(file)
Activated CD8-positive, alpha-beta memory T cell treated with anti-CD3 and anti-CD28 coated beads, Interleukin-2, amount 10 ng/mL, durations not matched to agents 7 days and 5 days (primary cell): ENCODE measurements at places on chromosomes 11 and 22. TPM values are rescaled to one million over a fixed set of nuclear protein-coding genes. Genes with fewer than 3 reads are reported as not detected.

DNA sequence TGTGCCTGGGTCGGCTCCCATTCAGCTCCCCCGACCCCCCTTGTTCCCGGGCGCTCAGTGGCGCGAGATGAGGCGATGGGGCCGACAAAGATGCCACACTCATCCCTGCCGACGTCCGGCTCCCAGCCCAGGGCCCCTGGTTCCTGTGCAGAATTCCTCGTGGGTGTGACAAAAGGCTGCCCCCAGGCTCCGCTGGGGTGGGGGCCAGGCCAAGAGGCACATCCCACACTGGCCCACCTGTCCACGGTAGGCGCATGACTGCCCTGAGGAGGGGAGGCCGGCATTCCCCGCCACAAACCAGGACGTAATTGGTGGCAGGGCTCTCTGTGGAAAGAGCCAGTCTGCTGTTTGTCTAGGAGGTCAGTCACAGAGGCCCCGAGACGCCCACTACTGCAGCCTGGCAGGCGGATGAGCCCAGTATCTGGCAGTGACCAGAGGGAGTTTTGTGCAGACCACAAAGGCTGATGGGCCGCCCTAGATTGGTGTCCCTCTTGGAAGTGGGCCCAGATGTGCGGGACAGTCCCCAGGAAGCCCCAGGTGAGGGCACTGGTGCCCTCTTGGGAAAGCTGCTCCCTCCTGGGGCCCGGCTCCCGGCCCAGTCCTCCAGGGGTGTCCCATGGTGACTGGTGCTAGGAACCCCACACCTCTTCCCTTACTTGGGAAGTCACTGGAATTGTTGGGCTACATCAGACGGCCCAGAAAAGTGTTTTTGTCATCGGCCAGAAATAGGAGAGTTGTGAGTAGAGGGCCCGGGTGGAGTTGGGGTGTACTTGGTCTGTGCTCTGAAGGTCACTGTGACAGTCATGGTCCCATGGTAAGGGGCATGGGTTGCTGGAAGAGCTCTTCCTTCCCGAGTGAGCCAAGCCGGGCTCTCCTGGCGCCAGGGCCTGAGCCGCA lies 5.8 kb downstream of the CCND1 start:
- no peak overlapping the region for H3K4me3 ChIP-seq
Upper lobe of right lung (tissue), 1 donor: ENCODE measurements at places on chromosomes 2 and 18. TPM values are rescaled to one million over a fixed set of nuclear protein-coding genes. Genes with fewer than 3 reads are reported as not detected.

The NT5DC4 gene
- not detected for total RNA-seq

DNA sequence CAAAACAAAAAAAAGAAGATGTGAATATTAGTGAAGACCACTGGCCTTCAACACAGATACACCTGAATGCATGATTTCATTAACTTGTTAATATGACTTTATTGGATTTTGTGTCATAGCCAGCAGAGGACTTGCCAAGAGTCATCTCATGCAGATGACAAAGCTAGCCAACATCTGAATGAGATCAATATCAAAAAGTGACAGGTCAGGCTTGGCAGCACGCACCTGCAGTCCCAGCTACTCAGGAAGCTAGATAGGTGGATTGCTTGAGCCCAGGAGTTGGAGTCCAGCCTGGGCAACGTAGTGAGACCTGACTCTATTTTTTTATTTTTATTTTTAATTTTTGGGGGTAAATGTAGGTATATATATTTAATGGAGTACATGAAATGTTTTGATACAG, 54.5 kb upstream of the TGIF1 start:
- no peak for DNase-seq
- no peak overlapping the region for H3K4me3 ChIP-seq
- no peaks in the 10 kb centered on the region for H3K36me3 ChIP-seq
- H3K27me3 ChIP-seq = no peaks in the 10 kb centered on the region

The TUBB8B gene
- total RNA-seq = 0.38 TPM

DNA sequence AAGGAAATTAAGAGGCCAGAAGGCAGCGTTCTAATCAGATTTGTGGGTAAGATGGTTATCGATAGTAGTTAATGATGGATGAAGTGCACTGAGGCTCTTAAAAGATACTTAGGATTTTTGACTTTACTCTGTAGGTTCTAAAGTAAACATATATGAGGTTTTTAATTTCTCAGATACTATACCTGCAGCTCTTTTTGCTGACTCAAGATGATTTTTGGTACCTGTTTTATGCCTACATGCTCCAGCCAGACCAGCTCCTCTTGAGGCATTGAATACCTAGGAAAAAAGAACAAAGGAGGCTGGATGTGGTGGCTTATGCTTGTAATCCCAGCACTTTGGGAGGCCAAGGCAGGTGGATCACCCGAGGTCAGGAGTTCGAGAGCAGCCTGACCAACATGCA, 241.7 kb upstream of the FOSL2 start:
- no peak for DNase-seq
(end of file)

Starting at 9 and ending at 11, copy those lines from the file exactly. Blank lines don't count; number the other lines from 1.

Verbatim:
- no peak overlapping the region for H3K4me3 ChIP-seq
- no peaks in the 10 kb centered on the region for H3K36me3 ChIP-seq
- H3K27me3 ChIP-seq = no peaks in the 10 kb centered on the region